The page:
The Adam team
Adam Czech Republic is a civic association.
The Adam team consists of (alphabetically):
Hanka is a psychologist. She teaches at the Faculty of Health and Social Studies of the University of South Bohemia in České Budějovice, and has also spent many years volunteering with the “Maternity Hope” Foundation (Nadace Mateřská naděje).
She is married with four sons.
Tomáš is a demographer – i.e., someone who knows how to count how many people are born and how many die and how much all this is going to cost us. He teaches at the Faculty of Natural Sciences of Charles University in Prague.
He is married with two sons and one daughter.
Standa studied at DAMU (the Theatre Faculty of the Academy of Performing Arts), meaning that he is an expert in acting. He teaches at DAMU and at the Pedagogical Faculty of the University of South Bohemia in České Budějovice.
He is married and has three foster children: two girls and one boy.
Catriona Menzies. Cat studied social and political sciences before itchy feet drove her from her native Scotland to the heart of Europe. She has now been living in central Europe for around 15 years (having dragged her other half with her) and has caught the language bug - Slovak, Czech, French and a smattering of Russian. She spends her time teaching, researching and fixing things (usually English). She is childless or childfree depending on your perspective
Jana Kubínová. Jana is a lawyer dealing with family and reproductive medicine.
Linda Pajić. Linda is an expert in PR. She is married and has two children.
Our association is volunteer-based and has no paid staff (although it sure would help…)
Why did we found our non-profit group?
I first became interested in the psychosocial issues associated with unfulfilled parenthood in the early 1990s, when I wasn’t even a psychologist yet. At that time, assisted reproduction was just beginning, and so was the internet. There was essentially no literature available.
With time, my volunteer activities expanded to include research and education, and something in this whole situation started to nag at me. Something just didn’t seem right. I was bothered by the smiling parents and their perfect children on all those informational brochures for patients. I published three books, and each time I had to fight hard so that there wouldn’t be some kind of children’s symbol on the cover (I was enormously lucky in my choice of publishers – they always let me explain my point of view). The people who turned to me for help were almost exclusively women. I was surprised to find that online discussion groups were populated only by women. And I was amazed that in both expert as well as public forums, the problem was always presented as being a burden only for women, as if men were not interested in parenthood. This picture was absolutely out of sync with the growing number of men who I ran into at gynecologists’ waiting rooms, and the number of fathers at children’s playgrounds, kindergartens, play groups, and pediatricians’ waiting rooms.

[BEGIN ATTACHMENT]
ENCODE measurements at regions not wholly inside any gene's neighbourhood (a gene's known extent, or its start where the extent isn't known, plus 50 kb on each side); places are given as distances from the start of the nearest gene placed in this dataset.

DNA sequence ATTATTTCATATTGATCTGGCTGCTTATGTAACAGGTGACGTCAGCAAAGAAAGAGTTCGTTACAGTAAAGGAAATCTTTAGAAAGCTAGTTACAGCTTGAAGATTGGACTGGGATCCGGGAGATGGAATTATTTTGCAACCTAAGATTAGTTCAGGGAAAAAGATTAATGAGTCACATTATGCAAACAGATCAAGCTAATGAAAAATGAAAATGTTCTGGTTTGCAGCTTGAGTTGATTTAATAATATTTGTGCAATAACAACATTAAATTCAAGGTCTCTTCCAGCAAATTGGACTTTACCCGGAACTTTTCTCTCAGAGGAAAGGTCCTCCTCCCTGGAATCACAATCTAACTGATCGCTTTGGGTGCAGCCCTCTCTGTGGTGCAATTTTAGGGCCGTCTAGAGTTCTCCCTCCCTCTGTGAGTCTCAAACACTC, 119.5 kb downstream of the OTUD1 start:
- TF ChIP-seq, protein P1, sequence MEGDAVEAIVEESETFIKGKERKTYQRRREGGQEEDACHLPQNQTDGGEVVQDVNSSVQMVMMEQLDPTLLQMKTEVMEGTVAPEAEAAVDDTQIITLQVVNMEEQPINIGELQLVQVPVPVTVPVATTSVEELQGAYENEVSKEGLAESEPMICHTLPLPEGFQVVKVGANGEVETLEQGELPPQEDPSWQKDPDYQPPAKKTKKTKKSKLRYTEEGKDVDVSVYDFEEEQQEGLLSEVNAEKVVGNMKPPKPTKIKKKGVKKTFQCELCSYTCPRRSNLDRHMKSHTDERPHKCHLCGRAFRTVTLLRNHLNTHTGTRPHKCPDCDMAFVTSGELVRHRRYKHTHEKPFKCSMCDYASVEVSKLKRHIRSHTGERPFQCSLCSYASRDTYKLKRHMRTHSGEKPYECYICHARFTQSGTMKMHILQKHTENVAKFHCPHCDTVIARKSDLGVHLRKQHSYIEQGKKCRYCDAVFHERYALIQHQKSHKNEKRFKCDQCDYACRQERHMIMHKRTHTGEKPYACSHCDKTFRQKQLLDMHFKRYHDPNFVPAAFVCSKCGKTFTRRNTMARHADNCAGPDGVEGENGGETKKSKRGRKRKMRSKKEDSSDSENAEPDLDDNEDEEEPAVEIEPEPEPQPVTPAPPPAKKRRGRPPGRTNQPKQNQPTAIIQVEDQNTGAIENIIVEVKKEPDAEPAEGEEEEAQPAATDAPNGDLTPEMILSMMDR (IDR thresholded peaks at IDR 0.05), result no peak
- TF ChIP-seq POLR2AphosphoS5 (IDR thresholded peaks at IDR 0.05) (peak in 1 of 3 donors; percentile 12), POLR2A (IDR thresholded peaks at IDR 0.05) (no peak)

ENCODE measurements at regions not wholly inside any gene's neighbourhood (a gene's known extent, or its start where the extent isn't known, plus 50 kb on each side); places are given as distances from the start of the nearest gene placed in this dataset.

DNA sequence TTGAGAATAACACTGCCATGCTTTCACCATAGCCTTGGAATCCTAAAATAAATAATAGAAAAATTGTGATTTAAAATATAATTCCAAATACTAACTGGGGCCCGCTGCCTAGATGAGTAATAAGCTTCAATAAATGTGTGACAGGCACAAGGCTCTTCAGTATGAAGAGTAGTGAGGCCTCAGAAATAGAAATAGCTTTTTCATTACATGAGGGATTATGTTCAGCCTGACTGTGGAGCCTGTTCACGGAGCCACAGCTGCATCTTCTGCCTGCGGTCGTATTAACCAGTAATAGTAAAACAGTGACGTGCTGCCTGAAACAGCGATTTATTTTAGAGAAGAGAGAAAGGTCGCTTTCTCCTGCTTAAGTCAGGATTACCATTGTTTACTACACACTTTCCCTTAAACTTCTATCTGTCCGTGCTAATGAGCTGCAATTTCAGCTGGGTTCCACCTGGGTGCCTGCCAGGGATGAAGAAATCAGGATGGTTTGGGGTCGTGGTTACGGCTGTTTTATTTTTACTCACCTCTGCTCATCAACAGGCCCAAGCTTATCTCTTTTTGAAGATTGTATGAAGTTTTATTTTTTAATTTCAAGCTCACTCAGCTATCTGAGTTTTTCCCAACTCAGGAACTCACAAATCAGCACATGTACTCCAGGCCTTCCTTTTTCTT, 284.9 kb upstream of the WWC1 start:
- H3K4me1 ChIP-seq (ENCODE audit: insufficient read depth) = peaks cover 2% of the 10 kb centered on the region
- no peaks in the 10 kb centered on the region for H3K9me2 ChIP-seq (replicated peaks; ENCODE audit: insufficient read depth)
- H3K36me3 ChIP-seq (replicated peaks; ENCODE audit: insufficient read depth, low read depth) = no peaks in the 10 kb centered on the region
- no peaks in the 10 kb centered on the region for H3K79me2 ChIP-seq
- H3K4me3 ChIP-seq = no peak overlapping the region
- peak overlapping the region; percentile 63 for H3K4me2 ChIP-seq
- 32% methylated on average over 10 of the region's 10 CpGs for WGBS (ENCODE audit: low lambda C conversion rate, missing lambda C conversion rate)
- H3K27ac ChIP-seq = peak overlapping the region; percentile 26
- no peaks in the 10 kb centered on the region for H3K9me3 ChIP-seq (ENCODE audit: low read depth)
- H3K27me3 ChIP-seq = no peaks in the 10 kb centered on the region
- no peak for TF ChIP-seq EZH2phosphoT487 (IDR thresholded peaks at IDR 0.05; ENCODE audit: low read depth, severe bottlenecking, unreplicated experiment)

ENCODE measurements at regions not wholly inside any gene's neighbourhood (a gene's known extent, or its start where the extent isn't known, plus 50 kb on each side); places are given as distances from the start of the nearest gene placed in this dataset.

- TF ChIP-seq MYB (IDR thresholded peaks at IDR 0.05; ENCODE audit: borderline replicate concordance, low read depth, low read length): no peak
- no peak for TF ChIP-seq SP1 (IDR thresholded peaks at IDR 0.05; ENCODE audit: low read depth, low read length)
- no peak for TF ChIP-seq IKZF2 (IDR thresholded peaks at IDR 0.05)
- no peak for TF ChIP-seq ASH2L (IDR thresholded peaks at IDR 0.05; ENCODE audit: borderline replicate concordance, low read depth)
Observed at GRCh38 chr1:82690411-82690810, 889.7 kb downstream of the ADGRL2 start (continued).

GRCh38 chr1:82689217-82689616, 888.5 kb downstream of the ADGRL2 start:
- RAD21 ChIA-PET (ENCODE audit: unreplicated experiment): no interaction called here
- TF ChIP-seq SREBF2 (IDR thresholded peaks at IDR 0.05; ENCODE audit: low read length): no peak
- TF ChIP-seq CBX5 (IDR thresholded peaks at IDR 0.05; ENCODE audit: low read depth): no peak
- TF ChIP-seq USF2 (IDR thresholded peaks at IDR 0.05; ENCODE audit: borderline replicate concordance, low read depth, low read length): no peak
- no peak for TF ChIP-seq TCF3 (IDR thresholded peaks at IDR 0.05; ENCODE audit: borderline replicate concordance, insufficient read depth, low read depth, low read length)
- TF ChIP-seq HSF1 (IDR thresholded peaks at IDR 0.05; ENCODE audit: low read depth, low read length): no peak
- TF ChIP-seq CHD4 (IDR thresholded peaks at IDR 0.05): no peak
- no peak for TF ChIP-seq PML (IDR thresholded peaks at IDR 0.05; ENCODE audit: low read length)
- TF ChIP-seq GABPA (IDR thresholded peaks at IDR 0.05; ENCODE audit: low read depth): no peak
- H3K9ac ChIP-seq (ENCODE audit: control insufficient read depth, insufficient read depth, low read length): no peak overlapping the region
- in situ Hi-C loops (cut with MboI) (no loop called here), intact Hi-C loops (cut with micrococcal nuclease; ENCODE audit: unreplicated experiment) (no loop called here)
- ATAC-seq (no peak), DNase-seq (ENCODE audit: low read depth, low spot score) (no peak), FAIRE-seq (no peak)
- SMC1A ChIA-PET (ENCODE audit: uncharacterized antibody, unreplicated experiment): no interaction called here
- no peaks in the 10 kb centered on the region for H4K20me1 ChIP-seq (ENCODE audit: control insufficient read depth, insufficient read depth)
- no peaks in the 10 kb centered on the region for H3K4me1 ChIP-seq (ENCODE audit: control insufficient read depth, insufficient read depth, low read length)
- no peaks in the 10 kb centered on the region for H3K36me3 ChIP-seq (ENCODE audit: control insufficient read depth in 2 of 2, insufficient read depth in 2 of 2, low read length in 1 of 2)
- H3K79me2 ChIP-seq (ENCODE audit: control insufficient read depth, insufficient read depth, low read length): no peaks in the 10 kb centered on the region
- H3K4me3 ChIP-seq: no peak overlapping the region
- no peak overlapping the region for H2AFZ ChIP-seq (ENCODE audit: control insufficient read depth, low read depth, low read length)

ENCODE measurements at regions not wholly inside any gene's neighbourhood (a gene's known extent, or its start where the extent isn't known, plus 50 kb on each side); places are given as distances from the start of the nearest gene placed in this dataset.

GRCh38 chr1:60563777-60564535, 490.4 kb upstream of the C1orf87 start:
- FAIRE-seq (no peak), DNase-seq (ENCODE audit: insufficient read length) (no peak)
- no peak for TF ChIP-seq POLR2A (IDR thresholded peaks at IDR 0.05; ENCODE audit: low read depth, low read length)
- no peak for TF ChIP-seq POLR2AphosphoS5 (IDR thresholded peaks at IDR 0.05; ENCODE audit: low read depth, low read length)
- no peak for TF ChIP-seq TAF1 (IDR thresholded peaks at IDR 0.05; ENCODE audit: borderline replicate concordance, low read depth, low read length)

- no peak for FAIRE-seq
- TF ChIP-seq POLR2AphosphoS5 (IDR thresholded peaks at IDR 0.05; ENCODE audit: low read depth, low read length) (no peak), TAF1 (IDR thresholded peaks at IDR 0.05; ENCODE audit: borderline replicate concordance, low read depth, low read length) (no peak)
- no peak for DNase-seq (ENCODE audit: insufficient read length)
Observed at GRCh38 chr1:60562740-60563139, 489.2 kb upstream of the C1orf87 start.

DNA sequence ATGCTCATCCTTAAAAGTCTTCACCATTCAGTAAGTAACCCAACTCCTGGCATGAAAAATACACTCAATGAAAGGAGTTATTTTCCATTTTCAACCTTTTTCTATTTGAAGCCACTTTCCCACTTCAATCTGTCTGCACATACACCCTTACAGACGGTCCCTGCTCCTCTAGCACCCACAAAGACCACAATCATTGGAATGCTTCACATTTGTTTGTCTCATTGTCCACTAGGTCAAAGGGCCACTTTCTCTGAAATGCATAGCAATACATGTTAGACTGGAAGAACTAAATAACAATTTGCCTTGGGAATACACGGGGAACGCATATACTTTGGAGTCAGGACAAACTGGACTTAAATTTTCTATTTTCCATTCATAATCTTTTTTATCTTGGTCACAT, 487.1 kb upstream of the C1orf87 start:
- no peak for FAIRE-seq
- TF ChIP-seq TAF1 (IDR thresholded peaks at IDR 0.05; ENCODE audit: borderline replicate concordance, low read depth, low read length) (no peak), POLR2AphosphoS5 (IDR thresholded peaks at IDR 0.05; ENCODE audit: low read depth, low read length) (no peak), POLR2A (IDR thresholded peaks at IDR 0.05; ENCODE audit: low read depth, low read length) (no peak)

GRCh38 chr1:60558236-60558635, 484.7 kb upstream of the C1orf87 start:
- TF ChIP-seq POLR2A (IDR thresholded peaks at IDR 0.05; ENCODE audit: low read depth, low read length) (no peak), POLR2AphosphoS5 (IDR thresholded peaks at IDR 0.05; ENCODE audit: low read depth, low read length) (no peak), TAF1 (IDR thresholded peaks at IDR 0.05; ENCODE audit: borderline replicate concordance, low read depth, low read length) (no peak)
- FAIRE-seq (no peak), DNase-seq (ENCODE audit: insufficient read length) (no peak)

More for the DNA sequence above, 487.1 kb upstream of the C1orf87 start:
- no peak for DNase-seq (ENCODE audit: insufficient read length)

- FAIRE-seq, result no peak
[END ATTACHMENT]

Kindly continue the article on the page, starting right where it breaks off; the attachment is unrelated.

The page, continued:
I began to represent the “Maternity Hope” Foundation within international organizations and again was surprised – everywhere nothing but women and all the informational materials looked like mirror images of one another, no matter what country they were from: babies, happy partners, pregnant bellies, pink colors, hair ties, flowers,... I was increasingly convinced that the problem wasn’t the subject, but how we talked about it. This conviction was further confirmed by the women who sought out my help; what depressed many of them most of all was that they didn’t share the language that was typical for “unfulfilled motherhood,” and they saw this fact as a possible reason for their lack of success in getting pregnant. Or to put it more simply: they thought that they weren’t the right kind of woman for motherhood, since they were bothered by all the talk “about” and “surrounding” it. My suspicion that the problem was a poor choice in the form of communication was further confirmed by the reaction of those bold and daring men who accompanied their partners to discuss this subject with me. Their realization that both I and their partners welcomed the occasional “coarse” expression and dark humor helped to initiate a relaxed and open discussion that then continued at home.
I knew that any established form of communication (sociologists and philosophers would call it “discourse”) changes only slowly and with difficulty. And so I dreamed up this non-profit group in order to help bring this change about.
Together with Tomáš, Standa, and our fictitious guide Adam, we hope that our somewhat unconventional project will find its audience and that it will be worth it.